Born future was molded by the early deaths

Born May, 1803, Ralph
Waldo Emerson was an early American writer/philosopher that led the
Transcendentalist movement of the 19th century. Despite the tragic
occurrences going on around him, he remained with a generally sunny disposition
that rang with optimism. Emerson was raised by a strict, Unitarian minister
father that came from a long line of ministers himself (2)*. Despite this,
Emerson left the church at the age of 34, and did not follow in his footsteps
(1). This could’ve been due to his father’s untimely death when Emerson was
eight. In fact, it is believed that much of Emerson’s future was molded by the
early deaths that plagued his familial life (1). Apart from his father, his
three brothers, his first wife at the age of 20, and his oldest son faced
premature death (2). However, his aunt, Mara Emerson, embodied everything that
Emerson would ever become. Though morbid, she was intelligent and very vibrant
(2).

            Emerson also acquired some excellent brains, as he attended
Harvard, but sadly his education was thwarted by his vision problems (2). He
became a minister for a short while, but resigned after the untimely death of
his first wife, Ellen Tucker (2). Soon after, he began lecturing, and ended up
completely devoting his life to teaching, writing, and spreading his philosophy
(1, 2). In 1835, he married his second wife, Lydia Jackson, and they had four
children together (2). Emerson’s family lived comfortably, and Emerson was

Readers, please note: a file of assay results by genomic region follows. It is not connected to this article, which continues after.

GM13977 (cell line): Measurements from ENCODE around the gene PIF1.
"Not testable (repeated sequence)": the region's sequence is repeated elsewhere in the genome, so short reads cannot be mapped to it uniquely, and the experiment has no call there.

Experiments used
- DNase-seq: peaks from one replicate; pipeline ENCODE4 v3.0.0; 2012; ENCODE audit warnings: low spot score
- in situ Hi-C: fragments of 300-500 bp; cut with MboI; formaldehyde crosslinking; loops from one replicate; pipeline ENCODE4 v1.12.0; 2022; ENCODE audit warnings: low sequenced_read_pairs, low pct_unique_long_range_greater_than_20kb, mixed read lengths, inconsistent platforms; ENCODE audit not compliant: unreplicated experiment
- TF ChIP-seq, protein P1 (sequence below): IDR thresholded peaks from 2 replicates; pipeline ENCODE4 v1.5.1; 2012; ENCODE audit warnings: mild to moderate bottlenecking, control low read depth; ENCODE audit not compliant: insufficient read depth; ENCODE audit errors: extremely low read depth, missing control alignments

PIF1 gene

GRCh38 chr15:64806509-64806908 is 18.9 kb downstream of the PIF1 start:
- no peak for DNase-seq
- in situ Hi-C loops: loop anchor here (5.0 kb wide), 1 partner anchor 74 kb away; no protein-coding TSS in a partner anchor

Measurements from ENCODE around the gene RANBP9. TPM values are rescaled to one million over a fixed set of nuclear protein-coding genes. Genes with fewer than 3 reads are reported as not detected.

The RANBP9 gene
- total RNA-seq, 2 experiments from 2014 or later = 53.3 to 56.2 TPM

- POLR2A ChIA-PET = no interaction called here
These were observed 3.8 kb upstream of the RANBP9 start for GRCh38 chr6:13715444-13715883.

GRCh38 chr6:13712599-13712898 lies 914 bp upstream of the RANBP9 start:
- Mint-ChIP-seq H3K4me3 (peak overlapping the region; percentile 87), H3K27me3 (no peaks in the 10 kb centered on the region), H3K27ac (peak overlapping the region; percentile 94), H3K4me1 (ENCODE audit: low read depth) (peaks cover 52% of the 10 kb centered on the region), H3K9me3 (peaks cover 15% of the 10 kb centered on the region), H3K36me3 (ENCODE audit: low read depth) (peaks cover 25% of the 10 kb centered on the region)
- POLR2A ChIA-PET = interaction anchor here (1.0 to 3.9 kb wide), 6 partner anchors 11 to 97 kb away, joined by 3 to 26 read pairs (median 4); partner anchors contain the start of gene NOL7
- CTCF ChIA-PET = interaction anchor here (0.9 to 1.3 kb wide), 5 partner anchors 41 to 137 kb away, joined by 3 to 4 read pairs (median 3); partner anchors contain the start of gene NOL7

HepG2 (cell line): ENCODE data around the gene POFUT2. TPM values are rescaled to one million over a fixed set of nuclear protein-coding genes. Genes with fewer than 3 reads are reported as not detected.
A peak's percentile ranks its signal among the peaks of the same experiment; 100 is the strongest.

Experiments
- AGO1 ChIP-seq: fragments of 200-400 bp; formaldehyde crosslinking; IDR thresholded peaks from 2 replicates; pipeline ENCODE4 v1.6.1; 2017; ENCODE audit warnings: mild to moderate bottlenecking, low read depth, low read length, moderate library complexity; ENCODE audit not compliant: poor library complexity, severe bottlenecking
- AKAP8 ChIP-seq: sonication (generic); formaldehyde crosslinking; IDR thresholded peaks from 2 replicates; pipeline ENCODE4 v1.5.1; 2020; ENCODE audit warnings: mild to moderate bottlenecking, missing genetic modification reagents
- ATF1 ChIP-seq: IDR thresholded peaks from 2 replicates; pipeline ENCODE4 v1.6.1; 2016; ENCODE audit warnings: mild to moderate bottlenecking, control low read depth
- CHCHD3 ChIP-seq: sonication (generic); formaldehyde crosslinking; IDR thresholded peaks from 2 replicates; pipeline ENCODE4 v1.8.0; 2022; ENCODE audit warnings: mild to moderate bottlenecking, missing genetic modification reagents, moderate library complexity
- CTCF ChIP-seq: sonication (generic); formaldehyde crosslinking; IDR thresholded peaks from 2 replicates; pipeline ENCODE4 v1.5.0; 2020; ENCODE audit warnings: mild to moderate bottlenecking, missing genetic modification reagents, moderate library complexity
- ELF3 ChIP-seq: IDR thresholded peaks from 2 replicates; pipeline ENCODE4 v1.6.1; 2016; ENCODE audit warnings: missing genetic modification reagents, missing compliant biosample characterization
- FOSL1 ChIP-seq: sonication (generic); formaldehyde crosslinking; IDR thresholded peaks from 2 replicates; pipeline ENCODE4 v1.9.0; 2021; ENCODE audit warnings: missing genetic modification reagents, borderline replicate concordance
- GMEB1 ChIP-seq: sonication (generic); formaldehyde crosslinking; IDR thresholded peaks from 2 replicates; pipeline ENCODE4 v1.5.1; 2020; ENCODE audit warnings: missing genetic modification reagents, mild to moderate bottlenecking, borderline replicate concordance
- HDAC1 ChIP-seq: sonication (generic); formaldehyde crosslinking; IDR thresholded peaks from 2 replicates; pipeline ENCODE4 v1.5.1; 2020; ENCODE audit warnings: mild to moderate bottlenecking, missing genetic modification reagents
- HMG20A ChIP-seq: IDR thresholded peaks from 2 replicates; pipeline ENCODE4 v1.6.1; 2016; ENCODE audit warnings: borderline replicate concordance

always busy. He had famous friends such as Margaret Fuller, and Henry Thoreau
helping out around the home, as well as other friends such as George Ripley,
and Branson Alcott who helped him create a magazine named The Dial, which Fuller edited in 1840 (2). Despite the immense
happiness that clouded Emerson’s life at this point, it took a turn when his
eldest son, Waldo, died from Lockjaw, a commonly used slang term for Tetanus
(2).

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            After his son’s passing, his work took a noticeably
darker turn, but ultimately resumed its normal tone. He began lecturing a lot
more frequently, so much so that by 1885, he lectured at least 80 times a year
on variety of subjects. By this time, Emerson had traveled all over the nation,
and published several essays.  He
traveled to England in 1847 to receive more information on the gap between the
rich and poor, which influenced some future writings (2).

            As Emerson grew older he traveled frequently, wrote a
lot, and was all around hard-working. Though he worked diligently, he was
always self-aware of his personal limits and made sure to remain within the
confines of them. Emerson had grown very popular by this time, and inspired
others to write, such as the renowned Walt Whitman (2). He always fought for
what he believed in, advocating for abolition despite the medical challenges he
faced. His memory decayed at a moderate pace, with it speeding up after his
home burned down, until his death in 1882.

            Emerson’s works always revolved
around the individuality of the person, most likely why he advocated for
abolition. In works such as Self Reliance,
Emerson explores the individuality of each person and their fate threaded
through it. He has deeply intricate meaning on life and death in all writings
he published. He was a sensational inspiration to many authors, and to many
people who simply needed guidance.